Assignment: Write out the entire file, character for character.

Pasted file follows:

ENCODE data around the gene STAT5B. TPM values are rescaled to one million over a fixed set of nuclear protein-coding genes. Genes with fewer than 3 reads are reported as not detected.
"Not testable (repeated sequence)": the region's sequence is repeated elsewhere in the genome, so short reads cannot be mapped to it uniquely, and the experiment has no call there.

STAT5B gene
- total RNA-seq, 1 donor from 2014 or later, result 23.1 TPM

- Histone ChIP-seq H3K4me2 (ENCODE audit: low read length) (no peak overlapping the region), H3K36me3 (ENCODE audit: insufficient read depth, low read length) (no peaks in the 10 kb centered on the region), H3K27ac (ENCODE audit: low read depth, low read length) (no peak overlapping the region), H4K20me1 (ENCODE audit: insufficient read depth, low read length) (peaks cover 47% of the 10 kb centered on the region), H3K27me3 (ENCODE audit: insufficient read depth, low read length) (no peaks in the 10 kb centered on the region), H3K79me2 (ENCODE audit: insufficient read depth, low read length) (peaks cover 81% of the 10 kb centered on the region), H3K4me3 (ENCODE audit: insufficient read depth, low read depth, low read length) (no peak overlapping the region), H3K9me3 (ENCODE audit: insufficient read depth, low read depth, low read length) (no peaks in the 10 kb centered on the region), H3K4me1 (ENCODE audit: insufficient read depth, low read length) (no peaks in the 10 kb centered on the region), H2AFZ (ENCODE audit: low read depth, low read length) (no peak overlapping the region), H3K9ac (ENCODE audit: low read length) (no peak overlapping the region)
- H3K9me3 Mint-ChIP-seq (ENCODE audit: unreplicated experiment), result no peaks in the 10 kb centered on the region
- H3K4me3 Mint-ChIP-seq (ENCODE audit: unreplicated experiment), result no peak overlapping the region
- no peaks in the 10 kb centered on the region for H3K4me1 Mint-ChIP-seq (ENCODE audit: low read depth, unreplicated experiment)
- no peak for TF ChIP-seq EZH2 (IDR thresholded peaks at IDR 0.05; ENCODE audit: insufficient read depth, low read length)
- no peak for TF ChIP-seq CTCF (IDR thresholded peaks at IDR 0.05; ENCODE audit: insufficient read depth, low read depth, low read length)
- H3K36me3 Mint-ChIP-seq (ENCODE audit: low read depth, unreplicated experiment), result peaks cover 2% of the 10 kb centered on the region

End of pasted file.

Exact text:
ENCODE data around the gene STAT5B. TPM values are rescaled to one million over a fixed set of nuclear protein-coding genes. Genes with fewer than 3 reads are reported as not detected.
"Not testable (repeated sequence)": the region's sequence is repeated elsewhere in the genome, so short reads cannot be mapped to it uniquely, and the experiment has no call there.

STAT5B gene
- total RNA-seq, 1 donor from 2014 or later, result 23.1 TPM

- Histone ChIP-seq H3K4me2 (ENCODE audit: low read length) (no peak overlapping the region), H3K36me3 (ENCODE audit: insufficient read depth, low read length) (no peaks in the 10 kb centered on the region), H3K27ac (ENCODE audit: low read depth, low read length) (no peak overlapping the region), H4K20me1 (ENCODE audit: insufficient read depth, low read length) (peaks cover 47% of the 10 kb centered on the region), H3K27me3 (ENCODE audit: insufficient read depth, low read length) (no peaks in the 10 kb centered on the region), H3K79me2 (ENCODE audit: insufficient read depth, low read length) (peaks cover 81% of the 10 kb centered on the region), H3K4me3 (ENCODE audit: insufficient read depth, low read depth, low read length) (no peak overlapping the region), H3K9me3 (ENCODE audit: insufficient read depth, low read depth, low read length) (no peaks in the 10 kb centered on the region), H3K4me1 (ENCODE audit: insufficient read depth, low read length) (no peaks in the 10 kb centered on the region), H2AFZ (ENCODE audit: low read depth, low read length) (no peak overlapping the region), H3K9ac (ENCODE audit: low read length) (no peak overlapping the region)
- H3K9me3 Mint-ChIP-seq (ENCODE audit: unreplicated experiment), result no peaks in the 10 kb centered on the region
- H3K4me3 Mint-ChIP-seq (ENCODE audit: unreplicated experiment), result no peak overlapping the region
- no peaks in the 10 kb centered on the region for H3K4me1 Mint-ChIP-seq (ENCODE audit: low read depth, unreplicated experiment)
- no peak for TF ChIP-seq EZH2 (IDR thresholded peaks at IDR 0.05; ENCODE audit: insufficient read depth, low read length)
- no peak for TF ChIP-seq CTCF (IDR thresholded peaks at IDR 0.05; ENCODE audit: insufficient read depth, low read depth, low read length)
- H3K36me3 Mint-ChIP-seq (ENCODE audit: low read depth, unreplicated experiment), result peaks cover 2% of the 10 kb centered on the region